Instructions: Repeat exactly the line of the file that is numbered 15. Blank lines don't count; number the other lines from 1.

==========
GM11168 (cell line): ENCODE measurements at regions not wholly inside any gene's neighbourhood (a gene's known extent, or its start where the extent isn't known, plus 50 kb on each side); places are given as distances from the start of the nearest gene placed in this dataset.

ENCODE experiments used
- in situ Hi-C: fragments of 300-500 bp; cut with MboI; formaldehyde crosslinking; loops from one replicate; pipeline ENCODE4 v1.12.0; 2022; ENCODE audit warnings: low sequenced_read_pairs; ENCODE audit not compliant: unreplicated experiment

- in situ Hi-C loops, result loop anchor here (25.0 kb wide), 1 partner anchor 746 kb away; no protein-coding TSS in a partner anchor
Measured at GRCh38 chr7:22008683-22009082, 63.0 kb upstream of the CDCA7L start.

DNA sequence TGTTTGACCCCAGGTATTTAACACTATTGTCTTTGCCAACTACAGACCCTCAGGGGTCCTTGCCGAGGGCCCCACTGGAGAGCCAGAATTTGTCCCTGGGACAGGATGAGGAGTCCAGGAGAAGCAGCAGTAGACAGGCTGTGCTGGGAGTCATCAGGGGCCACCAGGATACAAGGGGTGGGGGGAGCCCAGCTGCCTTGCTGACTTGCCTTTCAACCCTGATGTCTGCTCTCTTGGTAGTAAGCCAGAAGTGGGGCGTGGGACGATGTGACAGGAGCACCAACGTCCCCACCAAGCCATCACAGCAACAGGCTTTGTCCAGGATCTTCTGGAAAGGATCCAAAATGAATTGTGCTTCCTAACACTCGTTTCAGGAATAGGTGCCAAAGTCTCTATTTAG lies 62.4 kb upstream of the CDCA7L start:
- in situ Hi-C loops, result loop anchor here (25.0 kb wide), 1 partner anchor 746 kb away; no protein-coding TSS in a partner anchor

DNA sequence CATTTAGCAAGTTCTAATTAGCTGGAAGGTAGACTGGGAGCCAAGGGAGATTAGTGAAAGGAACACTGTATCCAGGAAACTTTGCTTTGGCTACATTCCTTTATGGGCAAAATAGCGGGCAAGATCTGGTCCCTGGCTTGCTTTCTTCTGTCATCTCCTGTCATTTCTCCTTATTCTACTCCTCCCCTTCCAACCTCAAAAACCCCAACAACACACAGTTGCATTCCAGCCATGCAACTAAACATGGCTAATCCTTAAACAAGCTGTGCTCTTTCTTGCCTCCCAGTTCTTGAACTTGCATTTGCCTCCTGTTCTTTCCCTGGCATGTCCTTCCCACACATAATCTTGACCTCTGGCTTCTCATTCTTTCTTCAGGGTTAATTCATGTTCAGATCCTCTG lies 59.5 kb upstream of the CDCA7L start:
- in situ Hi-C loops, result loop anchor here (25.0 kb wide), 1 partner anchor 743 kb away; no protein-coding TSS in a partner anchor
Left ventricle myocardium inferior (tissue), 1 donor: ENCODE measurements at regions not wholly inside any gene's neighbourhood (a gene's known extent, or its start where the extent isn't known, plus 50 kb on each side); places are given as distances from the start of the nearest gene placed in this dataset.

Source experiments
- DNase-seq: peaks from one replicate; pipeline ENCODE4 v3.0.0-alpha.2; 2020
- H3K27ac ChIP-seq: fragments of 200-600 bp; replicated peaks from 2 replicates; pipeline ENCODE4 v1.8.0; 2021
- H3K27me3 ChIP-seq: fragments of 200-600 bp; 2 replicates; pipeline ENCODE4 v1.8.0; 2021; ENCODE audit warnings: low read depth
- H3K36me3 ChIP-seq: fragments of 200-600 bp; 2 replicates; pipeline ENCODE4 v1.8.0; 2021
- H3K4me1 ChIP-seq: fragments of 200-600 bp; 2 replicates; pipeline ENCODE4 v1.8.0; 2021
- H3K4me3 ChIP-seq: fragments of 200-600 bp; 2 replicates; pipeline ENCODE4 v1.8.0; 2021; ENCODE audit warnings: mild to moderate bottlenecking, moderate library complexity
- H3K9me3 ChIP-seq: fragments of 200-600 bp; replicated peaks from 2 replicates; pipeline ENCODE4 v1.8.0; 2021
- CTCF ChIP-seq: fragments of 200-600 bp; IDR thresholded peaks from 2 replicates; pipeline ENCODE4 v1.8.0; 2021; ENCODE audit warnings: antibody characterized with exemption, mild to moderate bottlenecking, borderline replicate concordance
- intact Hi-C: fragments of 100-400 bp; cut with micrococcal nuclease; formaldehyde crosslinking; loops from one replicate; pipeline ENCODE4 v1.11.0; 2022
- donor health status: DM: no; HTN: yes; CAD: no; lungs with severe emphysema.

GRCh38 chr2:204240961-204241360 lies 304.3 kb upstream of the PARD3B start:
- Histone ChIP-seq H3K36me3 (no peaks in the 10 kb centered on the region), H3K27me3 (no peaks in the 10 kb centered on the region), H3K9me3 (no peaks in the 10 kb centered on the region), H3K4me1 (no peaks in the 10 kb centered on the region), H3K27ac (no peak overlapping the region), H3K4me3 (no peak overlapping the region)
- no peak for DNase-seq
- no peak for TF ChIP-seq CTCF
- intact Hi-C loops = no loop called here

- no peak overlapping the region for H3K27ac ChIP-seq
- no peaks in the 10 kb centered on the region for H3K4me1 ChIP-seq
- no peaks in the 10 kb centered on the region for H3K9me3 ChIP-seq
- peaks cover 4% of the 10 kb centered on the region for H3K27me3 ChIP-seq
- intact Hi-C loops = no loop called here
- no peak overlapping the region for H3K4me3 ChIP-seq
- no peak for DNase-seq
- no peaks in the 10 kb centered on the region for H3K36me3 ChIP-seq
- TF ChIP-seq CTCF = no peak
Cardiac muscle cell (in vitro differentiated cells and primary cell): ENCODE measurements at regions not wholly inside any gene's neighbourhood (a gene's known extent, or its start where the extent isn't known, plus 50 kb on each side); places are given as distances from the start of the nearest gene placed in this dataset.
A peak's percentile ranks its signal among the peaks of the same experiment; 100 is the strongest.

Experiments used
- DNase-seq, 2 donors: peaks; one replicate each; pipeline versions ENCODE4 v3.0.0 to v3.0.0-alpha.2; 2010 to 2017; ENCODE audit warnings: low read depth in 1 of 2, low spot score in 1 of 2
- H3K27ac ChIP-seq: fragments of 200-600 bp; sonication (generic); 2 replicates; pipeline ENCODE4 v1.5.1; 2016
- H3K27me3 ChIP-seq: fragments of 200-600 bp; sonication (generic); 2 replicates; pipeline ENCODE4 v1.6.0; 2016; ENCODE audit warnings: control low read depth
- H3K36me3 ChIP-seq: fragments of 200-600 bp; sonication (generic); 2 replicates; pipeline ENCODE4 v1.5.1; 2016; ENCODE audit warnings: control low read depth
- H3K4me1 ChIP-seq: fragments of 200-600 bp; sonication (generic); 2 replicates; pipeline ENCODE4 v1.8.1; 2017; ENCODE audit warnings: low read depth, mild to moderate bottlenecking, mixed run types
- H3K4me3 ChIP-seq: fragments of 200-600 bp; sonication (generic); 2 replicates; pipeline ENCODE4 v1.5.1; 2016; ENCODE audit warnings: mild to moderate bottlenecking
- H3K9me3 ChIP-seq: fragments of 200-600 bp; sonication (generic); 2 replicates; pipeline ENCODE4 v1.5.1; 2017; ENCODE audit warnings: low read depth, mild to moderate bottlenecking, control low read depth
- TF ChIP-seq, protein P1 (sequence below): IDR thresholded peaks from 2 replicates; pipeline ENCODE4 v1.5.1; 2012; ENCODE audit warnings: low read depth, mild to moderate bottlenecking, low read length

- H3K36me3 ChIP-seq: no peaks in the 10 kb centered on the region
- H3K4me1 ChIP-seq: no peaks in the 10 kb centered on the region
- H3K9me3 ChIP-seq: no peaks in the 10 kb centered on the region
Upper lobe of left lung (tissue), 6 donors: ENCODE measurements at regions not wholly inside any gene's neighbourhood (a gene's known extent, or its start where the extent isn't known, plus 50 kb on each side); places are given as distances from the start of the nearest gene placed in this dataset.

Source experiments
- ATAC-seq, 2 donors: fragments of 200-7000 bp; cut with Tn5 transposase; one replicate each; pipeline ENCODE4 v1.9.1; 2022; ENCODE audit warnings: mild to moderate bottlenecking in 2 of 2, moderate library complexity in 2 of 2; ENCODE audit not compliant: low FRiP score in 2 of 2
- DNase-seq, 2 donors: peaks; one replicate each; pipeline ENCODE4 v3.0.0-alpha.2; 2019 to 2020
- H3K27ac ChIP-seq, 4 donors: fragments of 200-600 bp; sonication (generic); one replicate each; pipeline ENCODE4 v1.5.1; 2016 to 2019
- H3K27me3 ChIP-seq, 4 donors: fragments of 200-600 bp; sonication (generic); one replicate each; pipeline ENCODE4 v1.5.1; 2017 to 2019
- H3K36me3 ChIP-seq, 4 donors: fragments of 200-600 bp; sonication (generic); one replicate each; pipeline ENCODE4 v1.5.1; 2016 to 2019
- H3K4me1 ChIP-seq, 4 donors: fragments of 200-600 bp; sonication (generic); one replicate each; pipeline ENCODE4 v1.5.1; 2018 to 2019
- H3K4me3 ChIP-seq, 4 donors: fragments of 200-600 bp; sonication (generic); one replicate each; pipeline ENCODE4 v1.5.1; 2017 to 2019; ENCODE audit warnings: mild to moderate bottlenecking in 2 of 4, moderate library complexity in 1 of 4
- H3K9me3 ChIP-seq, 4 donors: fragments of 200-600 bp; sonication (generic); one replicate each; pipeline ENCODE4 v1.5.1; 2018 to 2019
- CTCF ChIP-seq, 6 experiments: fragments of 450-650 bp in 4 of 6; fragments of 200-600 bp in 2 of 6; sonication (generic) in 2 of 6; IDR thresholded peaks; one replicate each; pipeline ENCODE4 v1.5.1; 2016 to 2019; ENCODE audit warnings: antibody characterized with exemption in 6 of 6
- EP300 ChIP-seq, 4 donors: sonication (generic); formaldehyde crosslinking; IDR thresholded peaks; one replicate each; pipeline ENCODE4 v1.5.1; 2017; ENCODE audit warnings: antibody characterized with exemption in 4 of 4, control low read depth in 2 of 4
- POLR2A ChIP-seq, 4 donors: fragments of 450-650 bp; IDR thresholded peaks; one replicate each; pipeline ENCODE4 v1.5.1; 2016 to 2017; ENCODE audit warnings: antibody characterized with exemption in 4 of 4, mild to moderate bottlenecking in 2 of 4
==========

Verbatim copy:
- H3K36me3 ChIP-seq: fragments of 200-600 bp; 2 replicates; pipeline ENCODE4 v1.8.0; 2021